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The tool and the task.

Generally, I think about a design system in terms of both output and input: folks need to get patterns out of the system, sure; but there need to be processes established to channel contributions into the design system, too. Because in my experience, many organizations focus heavily on the output side of the equation, without talking about the input: how best to support teams that need to add, remove, or change what’s been put into their design system.

For me, starting that rebalancing act involves chatting with clients about their system’s consumers and contributors. But I also spend a fair bit of time interviewing people about the design tools they use. Do designers favor Sketch or Illustrator, or are they spending more time prototyping in Webflow? Are developers comfortable interacting with design assets directly, or do they tend to rely on collaboration tools like Zeplin? Questions like these help me understand how teams work together, and how they might best intersect with a future design system.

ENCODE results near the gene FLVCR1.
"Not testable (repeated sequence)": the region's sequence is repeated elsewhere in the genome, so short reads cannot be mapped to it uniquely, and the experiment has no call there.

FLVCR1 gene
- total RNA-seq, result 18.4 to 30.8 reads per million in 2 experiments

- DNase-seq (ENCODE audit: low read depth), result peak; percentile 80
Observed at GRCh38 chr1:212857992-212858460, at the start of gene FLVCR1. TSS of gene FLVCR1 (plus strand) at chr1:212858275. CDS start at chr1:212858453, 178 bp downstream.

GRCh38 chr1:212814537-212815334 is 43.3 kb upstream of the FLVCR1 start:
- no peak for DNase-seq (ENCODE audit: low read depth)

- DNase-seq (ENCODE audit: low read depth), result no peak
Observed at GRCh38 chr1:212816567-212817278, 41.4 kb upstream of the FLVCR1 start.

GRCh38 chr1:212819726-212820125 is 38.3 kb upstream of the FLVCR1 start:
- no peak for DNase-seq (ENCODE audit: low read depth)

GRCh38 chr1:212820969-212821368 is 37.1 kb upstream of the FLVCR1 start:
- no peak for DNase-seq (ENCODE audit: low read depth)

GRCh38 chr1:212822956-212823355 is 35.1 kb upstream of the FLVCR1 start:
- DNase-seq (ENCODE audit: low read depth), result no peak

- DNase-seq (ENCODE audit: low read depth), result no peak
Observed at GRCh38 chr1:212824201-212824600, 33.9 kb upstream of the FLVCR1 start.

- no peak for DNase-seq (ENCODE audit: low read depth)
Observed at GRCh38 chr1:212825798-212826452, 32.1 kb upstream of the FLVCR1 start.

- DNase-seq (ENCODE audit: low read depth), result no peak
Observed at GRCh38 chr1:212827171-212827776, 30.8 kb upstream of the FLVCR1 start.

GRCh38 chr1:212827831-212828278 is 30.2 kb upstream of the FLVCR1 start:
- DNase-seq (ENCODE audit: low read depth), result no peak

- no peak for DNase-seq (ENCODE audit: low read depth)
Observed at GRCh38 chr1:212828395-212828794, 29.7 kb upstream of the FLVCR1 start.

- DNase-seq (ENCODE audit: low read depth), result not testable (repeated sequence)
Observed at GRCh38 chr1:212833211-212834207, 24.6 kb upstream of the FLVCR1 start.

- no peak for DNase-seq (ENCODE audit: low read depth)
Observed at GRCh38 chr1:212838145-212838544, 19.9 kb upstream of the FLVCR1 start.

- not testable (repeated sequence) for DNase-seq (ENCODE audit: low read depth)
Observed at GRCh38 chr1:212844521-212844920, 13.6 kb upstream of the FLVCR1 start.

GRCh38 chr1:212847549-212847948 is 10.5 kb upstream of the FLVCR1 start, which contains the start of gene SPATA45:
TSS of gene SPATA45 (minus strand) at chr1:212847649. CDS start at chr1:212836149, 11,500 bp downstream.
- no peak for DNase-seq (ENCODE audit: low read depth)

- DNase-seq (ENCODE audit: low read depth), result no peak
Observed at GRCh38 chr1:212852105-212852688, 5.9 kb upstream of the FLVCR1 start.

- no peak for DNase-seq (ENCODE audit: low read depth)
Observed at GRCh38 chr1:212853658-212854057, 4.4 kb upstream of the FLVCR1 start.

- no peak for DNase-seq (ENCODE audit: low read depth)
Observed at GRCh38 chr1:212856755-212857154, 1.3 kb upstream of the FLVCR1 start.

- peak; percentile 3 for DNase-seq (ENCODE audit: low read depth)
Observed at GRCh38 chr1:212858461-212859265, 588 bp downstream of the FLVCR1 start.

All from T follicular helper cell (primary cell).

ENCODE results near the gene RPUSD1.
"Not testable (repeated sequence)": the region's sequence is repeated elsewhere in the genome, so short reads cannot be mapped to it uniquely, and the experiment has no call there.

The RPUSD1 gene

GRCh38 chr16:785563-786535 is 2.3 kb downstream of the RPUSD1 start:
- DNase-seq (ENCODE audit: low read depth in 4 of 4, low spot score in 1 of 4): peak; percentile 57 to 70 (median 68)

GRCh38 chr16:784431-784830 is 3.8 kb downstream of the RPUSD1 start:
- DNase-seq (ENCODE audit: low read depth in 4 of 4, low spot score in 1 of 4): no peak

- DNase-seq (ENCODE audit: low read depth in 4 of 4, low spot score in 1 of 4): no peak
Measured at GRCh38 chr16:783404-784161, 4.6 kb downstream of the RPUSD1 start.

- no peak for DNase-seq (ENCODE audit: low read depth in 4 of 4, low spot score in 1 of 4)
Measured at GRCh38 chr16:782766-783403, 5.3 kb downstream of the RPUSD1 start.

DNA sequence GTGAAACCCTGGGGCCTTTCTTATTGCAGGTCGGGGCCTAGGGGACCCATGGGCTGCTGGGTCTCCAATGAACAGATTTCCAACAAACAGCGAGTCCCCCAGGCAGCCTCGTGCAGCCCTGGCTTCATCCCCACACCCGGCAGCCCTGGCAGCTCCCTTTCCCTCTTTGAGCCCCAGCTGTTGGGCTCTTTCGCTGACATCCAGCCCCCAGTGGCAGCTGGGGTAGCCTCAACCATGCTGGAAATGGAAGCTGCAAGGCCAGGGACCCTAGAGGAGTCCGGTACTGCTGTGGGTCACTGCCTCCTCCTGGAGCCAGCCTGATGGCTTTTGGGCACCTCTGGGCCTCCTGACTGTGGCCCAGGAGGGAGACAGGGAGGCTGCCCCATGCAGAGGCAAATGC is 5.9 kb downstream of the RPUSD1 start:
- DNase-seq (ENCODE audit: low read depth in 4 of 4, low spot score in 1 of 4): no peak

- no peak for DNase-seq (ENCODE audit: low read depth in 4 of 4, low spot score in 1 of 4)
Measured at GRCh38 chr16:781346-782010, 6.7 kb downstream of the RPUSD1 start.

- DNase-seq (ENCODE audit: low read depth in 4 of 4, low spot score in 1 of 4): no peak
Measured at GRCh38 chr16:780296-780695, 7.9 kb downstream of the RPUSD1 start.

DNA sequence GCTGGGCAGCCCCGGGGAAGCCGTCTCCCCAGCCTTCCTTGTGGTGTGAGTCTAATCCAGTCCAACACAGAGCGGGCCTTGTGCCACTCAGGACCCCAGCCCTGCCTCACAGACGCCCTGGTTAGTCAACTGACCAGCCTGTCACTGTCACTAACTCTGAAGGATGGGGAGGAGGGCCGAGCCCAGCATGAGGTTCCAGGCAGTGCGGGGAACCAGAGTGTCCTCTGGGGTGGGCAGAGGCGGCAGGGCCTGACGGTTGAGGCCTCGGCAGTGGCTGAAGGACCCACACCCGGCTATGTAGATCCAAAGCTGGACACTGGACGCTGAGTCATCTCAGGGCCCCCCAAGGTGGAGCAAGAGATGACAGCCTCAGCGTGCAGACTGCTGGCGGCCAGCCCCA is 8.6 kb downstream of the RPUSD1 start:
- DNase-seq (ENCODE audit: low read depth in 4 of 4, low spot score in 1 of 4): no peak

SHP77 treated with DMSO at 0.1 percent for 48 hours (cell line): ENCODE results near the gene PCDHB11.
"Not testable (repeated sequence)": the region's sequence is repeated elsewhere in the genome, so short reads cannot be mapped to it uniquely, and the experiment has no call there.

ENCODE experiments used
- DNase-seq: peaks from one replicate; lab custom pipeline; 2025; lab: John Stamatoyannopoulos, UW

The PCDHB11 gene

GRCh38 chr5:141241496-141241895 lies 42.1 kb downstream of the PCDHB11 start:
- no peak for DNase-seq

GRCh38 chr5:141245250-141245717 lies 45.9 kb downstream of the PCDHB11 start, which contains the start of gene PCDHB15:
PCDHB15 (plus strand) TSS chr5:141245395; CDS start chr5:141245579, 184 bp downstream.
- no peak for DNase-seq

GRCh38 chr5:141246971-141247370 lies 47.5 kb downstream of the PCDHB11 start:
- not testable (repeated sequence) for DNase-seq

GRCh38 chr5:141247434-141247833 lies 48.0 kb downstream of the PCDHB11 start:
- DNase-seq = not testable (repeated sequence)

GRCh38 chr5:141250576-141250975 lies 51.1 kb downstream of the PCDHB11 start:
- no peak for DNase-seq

But those questions also help me understand what kind of assumptions might be baked into those applications, and how those assumptions affect the design of products built with them. For example, if a design tool only works properly when there’s a persistent network connection, what kind of expectations does that create in the design team? Does the design team start to assume their users will always be connected? Does an image production workflow only produce high-density images? If so, how does that impact any users who might be on low-cost data plans?

The point of this exercise isn’t to find fault with the applications and frameworks in use. It’s an attempt to surface any implicit assumptions and biases baked into the software and, in doing so, to recognize that every tool shapes the task. Our design tools change the design of our products and, at times, they can change us.

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